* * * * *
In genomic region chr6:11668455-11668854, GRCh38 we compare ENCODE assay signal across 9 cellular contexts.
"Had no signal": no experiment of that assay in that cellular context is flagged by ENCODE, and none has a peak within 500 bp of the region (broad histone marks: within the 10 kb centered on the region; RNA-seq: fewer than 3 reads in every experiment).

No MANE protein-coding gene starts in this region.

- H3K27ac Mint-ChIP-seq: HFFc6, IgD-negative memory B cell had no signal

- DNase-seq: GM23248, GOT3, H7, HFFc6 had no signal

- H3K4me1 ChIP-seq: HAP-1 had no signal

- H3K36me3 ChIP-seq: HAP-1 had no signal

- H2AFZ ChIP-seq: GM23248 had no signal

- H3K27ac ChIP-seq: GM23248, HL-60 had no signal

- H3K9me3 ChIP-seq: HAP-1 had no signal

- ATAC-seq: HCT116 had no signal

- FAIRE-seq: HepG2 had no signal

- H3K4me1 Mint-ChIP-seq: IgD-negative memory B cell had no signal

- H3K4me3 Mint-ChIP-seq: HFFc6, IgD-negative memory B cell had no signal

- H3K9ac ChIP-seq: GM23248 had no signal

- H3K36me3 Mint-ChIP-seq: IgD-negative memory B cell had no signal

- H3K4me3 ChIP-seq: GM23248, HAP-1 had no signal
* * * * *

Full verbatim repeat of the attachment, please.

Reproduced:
In genomic region chr6:11668455-11668854, GRCh38 we compare ENCODE assay signal across 9 cellular contexts.
"Had no signal": no experiment of that assay in that cellular context is flagged by ENCODE, and none has a peak within 500 bp of the region (broad histone marks: within the 10 kb centered on the region; RNA-seq: fewer than 3 reads in every experiment).

No MANE protein-coding gene starts in this region.

- H3K27ac Mint-ChIP-seq: HFFc6, IgD-negative memory B cell had no signal

- DNase-seq: GM23248, GOT3, H7, HFFc6 had no signal

- H3K4me1 ChIP-seq: HAP-1 had no signal

- H3K36me3 ChIP-seq: HAP-1 had no signal

- H2AFZ ChIP-seq: GM23248 had no signal

- H3K27ac ChIP-seq: GM23248, HL-60 had no signal

- H3K9me3 ChIP-seq: HAP-1 had no signal

- ATAC-seq: HCT116 had no signal

- FAIRE-seq: HepG2 had no signal

- H3K4me1 Mint-ChIP-seq: IgD-negative memory B cell had no signal

- H3K4me3 Mint-ChIP-seq: HFFc6, IgD-negative memory B cell had no signal

- H3K9ac ChIP-seq: GM23248 had no signal

- H3K36me3 Mint-ChIP-seq: IgD-negative memory B cell had no signal

- H3K4me3 ChIP-seq: GM23248, HAP-1 had no signal